Recent in vivo tracer studies demonstrated that targeted mass spectrometry (MS) on the Q Exactive Orbitrap could determine the metabolism of HDL proteins 100s-fold less abundant than apolipoprotein A1 (APOA1). In this study, we demonstrate that the Orbitrap Lumos can measure tracer in proteins whose abundances are 1000s-fold less than APOA1, specifically the lipid transfer proteins phospholipid transfer protein (PLTP), cholesterol ester transfer protein (CETP), and lecithin-cholesterol acyl transferase (LCAT). Relative to the Q Exactive, the Lumos improved tracer detection by reducing tracer enrichment compression, thereby providing consistent enrichment data across multiple HDL sizes from 6 participants. We determined by compartmental modeling that PLTP is secreted in medium and large HDL (alpha2, alpha1, and alpha0) and is transferred from medium to larger sizes during circulation from where it is catabolized. CETP is secreted mainly in alpha1 and alpha2 and remains in these sizes during circulation. LCAT is secreted mainly in medium and small HDL (alpha2, alpha3, prebeta). Unlike PLTP and CETP, LCAT’s appearance on HDL is markedly delayed, indicating that LCAT may reside for a time outside of systemic circulation before attaching to HDL in plasma. The determination of these lipid transfer proteins’ unique metabolic structures was possible due to advances in MS technologies.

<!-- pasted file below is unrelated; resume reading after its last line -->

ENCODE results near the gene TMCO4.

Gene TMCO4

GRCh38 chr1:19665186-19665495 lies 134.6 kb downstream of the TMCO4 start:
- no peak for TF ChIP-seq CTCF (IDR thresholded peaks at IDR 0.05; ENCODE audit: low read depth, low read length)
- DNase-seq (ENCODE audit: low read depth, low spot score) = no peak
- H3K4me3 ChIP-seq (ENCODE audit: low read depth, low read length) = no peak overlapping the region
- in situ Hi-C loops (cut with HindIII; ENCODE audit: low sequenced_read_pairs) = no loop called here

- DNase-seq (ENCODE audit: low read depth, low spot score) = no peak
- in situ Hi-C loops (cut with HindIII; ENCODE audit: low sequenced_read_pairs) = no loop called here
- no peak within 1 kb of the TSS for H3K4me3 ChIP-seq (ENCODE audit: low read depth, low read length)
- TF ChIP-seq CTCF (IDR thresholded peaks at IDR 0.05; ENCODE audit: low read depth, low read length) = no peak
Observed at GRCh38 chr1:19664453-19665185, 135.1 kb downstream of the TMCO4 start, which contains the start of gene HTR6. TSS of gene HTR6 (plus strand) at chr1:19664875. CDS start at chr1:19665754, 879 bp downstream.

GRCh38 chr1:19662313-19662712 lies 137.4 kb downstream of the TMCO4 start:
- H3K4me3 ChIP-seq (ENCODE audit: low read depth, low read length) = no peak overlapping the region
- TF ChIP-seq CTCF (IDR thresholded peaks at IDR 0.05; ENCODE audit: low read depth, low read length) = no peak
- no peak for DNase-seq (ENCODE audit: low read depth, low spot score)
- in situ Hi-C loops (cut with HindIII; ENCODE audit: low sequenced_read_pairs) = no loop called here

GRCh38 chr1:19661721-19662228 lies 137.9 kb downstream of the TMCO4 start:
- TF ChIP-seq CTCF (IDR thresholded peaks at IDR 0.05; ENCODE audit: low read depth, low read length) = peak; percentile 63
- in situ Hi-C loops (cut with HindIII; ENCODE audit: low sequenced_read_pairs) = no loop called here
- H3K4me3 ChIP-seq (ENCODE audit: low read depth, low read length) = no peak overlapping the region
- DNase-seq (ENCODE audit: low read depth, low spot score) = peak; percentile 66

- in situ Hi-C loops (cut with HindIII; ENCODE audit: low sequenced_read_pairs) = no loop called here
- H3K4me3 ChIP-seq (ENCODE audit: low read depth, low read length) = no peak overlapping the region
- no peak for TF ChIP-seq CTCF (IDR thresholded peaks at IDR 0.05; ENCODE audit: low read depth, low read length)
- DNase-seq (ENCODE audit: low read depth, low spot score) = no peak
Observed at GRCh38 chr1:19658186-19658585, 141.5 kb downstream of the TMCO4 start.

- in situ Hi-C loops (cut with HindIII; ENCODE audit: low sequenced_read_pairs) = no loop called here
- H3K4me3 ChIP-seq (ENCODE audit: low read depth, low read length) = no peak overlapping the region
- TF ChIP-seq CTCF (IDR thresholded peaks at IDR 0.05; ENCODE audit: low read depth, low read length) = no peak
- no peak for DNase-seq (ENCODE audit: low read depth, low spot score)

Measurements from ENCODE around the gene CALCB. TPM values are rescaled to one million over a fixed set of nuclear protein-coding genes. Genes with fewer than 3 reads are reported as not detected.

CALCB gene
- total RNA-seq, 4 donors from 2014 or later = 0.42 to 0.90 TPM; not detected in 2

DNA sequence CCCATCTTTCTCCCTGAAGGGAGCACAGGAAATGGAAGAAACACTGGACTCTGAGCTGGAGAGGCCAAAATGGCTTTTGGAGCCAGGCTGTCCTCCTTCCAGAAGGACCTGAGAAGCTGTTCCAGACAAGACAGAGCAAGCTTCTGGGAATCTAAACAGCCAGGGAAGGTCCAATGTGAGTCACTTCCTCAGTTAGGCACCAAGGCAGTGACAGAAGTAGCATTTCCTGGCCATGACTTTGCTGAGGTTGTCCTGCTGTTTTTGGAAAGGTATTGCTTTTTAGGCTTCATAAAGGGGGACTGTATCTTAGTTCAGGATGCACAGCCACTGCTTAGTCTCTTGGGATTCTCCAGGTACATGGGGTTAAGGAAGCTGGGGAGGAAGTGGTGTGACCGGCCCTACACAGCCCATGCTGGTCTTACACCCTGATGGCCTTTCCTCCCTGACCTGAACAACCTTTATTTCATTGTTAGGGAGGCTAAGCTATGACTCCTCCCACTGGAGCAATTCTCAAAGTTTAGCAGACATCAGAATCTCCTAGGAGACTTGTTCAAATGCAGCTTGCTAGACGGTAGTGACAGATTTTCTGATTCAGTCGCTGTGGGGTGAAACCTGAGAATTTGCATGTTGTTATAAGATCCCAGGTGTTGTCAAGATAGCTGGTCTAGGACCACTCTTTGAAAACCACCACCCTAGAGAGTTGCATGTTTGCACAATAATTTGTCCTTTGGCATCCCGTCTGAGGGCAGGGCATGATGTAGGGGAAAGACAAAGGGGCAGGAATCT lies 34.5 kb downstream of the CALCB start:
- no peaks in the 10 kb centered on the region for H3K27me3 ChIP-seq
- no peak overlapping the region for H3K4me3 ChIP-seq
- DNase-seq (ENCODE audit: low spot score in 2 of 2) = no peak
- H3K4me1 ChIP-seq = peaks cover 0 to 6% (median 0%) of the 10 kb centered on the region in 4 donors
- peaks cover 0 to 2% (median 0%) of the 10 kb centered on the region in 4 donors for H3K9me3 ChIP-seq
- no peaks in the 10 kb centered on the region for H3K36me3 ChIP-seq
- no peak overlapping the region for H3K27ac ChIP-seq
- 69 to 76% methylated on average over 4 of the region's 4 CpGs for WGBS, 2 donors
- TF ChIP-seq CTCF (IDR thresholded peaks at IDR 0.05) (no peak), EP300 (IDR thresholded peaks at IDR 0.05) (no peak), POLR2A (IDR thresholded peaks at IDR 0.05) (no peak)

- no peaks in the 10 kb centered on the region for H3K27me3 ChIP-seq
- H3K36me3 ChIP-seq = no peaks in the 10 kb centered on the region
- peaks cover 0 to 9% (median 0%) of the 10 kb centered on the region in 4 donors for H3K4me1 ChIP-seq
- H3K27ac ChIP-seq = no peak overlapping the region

Sasha A. Singh, Allison B. Andraski, Hideyuki Higashi, Lang Ho Lee, Ashisha Ramsaroop, Frank M. Sacks, Masanori Aikawa